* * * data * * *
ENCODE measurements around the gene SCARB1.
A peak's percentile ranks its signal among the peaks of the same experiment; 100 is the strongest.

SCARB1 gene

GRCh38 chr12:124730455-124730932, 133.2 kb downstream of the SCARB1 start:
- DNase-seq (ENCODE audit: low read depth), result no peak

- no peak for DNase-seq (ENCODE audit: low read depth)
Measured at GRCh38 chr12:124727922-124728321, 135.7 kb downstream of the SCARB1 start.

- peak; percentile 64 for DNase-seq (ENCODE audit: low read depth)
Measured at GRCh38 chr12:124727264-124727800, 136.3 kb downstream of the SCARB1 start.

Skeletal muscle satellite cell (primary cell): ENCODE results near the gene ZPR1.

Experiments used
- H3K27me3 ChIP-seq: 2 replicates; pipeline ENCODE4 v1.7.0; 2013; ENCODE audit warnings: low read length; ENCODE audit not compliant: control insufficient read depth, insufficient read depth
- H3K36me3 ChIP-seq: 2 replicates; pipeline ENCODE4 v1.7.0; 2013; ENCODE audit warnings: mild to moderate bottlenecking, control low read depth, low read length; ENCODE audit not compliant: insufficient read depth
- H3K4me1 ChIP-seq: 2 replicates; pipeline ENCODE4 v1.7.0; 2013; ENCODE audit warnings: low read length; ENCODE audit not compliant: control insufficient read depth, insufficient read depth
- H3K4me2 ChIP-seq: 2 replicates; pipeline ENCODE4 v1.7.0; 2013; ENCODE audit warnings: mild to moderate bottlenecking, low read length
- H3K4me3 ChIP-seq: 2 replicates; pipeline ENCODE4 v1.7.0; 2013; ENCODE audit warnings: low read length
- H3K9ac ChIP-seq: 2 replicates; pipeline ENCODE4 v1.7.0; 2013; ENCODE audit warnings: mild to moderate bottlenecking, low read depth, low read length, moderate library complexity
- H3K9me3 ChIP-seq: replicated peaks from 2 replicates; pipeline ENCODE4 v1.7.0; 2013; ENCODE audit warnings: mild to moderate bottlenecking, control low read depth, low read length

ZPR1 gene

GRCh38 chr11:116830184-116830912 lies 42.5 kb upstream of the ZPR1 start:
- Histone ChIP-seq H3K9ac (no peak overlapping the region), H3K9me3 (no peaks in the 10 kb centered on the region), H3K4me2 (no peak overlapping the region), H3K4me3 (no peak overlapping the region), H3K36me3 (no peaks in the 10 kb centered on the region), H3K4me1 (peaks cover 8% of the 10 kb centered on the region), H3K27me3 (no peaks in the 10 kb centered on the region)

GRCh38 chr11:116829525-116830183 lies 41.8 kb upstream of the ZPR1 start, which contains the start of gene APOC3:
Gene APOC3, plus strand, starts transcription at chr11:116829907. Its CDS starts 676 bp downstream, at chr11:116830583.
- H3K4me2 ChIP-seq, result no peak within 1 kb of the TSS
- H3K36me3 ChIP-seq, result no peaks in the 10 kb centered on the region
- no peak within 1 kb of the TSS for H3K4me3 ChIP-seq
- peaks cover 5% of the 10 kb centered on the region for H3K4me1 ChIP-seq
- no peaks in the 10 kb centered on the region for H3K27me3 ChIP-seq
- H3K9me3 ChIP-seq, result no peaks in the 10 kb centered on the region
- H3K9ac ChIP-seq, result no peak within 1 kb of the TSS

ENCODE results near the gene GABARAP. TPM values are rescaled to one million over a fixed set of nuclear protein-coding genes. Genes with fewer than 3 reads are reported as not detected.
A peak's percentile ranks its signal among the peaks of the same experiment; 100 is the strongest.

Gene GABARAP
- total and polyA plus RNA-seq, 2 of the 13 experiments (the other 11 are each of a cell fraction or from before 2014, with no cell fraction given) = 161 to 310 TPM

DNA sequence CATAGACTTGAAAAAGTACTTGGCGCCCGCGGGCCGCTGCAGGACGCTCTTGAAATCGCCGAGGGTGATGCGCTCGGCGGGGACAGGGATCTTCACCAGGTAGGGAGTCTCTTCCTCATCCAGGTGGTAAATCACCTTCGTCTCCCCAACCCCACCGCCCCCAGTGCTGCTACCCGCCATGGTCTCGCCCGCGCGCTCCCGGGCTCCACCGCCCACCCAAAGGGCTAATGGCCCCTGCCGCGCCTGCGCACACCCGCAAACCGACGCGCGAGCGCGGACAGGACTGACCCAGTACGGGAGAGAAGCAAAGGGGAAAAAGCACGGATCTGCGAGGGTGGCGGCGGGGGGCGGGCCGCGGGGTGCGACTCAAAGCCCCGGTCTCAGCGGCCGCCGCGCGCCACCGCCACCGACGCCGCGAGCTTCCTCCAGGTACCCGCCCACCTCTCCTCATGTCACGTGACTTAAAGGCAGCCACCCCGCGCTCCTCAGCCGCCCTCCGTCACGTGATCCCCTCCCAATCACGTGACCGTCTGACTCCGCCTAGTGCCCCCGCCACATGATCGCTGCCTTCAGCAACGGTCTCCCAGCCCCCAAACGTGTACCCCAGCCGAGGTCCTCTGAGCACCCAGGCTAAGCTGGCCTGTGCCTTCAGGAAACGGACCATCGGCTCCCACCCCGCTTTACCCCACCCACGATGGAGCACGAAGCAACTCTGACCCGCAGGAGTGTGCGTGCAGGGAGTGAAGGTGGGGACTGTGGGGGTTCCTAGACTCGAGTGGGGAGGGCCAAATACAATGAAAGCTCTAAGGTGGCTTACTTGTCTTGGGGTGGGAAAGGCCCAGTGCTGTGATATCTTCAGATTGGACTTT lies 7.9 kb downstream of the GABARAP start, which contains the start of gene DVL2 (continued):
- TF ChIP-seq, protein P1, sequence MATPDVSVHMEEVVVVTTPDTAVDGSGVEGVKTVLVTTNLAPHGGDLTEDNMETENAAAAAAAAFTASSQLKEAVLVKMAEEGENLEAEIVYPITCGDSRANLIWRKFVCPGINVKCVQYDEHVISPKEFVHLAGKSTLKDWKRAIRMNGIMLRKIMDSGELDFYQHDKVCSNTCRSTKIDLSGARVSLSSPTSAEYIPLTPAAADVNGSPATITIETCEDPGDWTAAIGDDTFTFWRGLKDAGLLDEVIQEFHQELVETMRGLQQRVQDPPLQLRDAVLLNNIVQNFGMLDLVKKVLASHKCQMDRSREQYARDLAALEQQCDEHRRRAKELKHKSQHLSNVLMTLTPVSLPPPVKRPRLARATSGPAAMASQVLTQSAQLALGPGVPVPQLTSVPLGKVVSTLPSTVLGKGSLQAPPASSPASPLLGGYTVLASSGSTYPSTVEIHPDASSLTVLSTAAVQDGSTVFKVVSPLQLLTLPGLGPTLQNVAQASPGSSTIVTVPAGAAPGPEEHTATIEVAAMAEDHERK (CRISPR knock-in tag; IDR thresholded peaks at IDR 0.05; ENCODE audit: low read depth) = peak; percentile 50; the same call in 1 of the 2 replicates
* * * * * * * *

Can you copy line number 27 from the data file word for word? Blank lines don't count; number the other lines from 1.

- peaks cover 5% of the 10 kb centered on the region for H3K4me1 ChIP-seq